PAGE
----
In Peaceful Uprising’s  “steadfast commitment to the truth,” some hard ones need to be acknowledged and confronted.

EDITOR’S NOTE:  Three of Peaceful Uprising’s leaders, Ashley Anderson, Julianne Waters and Henia Belalia were asked to comment, via email,  on the information in this story but did not reply…JS








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7 Responses

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  1. Mike Sheppard said

    Thanks, Jim. Our challenges are never as black and white, or as cleanly demarcated as we’d like them to be.

    I will share this.

  2. CM Felts said

    On the bright side, when the movie is produced, Bill Nighy will be cast as Bonderman. I can’t wait.

    On the dark side, it does not get much darker than the fundraising culture of environmental groups out west. When I was young and idealistic and working trail crew for the NPS in Jellystone, my limited association with non-profits lead me to declaim that when dealing with non-profits “you should always beware the paid staff.”

    Once I drummed myself out of the government, I worked for several social justiice non-profits where I, of course, toned down or muted my attitude toward paid staff. People have to make living, right? And if they’re performing a net good, then what’s a little non-profiteering–especially between like-minded folks?

    Then I went to work as a fundraiser for an environmental non-profit.

    You want to have ideals and never meet cute girls? Work for a social justice organization out west. If you want to meet actual hot girls (some of them are rich trustifarians!) and kill your ideals, soul, and mind, work for an environmental group out west. But be sure to get involved with the money end: everyone will tell you that it’s good for your career.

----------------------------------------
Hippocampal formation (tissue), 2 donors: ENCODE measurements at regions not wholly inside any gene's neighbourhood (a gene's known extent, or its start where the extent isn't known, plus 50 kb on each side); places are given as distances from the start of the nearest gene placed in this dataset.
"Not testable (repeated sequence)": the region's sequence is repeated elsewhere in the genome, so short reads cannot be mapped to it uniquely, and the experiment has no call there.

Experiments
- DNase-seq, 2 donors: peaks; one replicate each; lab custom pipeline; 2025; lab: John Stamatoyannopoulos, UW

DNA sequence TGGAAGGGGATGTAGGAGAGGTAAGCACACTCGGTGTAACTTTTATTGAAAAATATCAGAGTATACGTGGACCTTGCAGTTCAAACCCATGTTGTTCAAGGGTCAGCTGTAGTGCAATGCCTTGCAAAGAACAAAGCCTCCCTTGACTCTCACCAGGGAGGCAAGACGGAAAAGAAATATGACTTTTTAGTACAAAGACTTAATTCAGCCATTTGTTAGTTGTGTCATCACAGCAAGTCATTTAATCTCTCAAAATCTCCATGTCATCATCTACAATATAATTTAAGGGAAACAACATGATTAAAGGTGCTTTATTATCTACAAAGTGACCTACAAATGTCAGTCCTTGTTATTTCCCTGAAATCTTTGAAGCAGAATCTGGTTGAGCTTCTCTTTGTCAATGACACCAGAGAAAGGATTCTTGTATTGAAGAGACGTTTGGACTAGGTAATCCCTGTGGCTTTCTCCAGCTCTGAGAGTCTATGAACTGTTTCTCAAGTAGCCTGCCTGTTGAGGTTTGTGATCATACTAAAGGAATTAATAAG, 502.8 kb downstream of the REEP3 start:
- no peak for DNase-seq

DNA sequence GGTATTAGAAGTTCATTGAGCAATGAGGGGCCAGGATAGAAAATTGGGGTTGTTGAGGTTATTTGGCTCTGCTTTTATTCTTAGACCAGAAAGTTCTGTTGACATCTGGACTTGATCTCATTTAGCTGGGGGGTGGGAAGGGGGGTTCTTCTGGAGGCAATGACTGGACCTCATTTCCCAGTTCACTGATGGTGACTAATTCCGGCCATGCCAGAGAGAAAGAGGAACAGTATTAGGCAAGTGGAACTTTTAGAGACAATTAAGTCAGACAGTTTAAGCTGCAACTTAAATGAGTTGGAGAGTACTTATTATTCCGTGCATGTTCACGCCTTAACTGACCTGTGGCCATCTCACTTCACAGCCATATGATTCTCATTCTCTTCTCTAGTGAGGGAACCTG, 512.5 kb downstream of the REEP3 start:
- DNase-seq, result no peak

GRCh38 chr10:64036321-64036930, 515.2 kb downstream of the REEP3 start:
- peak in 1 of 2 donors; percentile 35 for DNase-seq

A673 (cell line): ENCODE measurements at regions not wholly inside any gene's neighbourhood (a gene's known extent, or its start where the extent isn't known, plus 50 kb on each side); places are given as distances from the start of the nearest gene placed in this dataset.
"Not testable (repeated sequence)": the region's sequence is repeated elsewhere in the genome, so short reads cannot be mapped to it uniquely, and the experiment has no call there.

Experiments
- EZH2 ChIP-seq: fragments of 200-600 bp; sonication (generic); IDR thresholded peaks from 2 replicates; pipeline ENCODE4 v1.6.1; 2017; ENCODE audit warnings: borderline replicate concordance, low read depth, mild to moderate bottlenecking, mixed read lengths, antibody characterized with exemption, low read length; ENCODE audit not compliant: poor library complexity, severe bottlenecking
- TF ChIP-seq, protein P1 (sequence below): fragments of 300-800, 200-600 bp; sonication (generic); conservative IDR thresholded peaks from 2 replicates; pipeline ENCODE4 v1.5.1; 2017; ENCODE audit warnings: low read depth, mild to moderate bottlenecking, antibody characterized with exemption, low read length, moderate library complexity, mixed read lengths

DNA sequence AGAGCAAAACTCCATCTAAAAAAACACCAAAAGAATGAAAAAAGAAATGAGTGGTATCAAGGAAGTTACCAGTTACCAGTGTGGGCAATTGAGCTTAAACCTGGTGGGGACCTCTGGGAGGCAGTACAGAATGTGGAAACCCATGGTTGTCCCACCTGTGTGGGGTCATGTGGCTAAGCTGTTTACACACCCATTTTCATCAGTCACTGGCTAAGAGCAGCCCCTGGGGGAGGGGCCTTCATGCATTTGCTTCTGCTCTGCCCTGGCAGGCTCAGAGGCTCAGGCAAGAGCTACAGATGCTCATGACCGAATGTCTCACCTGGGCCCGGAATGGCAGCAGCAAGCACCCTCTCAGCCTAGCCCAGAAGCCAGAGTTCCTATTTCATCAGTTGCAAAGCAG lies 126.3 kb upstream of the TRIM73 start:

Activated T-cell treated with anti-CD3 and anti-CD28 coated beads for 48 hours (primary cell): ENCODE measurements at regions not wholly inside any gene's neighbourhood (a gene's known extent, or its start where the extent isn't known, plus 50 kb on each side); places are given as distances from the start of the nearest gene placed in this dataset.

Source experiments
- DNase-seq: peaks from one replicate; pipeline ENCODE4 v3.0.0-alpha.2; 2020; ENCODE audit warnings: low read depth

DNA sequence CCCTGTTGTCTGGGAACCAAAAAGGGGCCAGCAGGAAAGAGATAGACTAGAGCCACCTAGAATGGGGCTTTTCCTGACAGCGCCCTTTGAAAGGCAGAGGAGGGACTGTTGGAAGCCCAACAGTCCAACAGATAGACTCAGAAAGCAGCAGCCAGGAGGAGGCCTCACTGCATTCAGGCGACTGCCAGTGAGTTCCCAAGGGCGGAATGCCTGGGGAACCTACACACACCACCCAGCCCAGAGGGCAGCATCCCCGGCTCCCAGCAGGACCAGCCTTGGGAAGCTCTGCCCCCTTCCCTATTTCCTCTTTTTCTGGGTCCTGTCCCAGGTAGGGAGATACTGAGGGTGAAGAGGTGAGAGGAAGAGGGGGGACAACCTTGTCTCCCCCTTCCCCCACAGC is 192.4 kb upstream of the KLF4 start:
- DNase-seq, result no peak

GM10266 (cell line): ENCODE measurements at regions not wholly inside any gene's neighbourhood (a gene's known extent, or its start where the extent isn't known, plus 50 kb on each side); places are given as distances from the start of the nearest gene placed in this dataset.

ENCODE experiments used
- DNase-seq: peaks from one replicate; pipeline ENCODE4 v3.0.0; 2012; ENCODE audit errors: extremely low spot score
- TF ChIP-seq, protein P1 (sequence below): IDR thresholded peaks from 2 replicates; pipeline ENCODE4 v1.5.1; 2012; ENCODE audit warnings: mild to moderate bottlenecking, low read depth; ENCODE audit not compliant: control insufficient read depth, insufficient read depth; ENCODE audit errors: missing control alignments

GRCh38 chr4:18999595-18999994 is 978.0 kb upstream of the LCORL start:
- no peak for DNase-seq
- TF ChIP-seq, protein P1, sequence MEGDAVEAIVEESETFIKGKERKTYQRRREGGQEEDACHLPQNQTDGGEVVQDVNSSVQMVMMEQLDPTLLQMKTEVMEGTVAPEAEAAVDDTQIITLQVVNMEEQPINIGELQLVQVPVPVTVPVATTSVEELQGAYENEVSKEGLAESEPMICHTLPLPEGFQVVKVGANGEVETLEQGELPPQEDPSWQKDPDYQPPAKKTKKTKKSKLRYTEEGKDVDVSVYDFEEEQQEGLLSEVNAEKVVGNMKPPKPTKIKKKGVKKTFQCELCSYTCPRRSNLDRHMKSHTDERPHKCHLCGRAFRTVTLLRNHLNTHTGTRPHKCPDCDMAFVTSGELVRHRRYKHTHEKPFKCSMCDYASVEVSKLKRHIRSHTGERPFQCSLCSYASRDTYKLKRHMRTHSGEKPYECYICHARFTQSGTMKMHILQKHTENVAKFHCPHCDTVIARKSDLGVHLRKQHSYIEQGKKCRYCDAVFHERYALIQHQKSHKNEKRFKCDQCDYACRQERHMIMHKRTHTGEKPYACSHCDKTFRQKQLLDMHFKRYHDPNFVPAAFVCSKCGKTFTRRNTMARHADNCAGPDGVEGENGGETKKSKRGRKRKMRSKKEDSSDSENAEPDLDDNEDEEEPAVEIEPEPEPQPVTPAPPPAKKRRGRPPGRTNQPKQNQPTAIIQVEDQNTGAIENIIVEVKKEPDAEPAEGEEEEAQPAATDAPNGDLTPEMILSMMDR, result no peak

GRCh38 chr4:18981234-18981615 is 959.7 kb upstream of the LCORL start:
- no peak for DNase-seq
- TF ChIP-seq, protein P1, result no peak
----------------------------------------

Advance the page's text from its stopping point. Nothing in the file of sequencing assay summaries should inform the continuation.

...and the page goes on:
The Bondermans need paid enviro staff to help protect their western land holdings from the wrong kind of devaluation. The paid staff need the Bondermans to further their careers. This is how it works. Beware the paid staff.

  3. Does this count as close, incriminating ties? Seems like if you have to include three degrees of separation, it’s not that close a link.

    Seems to me that people ought to be able to have different ideas on how to save the environment — even making money while doing it — and not necessarily live as bitter enemies. At this point in the enviro movement — which is, historically speaking, in its infancey — a big tent seems like a good idea.

  4. stiles said

    @ Reilly. Let me get this straight. You think the Grand Canyon Trust and other mainstream green groups are simply trying to create a “Big Tent” for varying points of view? You think it’s just being inclusive when it packs its board of directors with venture capitalists, bankers and financiers? That taking large donations from people whose companies build dirty lignite power plants in Texas is just being broadminded? If that’s the case, why are the protesters even gathering to oppose corporations? Why is there an Occupy Movement? What is the point in protesting? Do you oppose the Occupy Movement then? If I understand you correctly, you’re suggesting that the 99% should embrace the 1% in a spirit of reconciliation? Ok…good luck with that.

  5. CM Felts said

    Infancy? What? Please illuminate me. Obviously I am ignorant and sit in darkness.

  6. Scott Thompson said

    I realize this is a late comment, but what I believe Jim’s story shows is that virtual environmentalism has more or less replaced the real thing. And that we in the public have been too apathetic to intervene, and that our karmic consequence, so to speak, is losing the solitude and wildness of our landscape.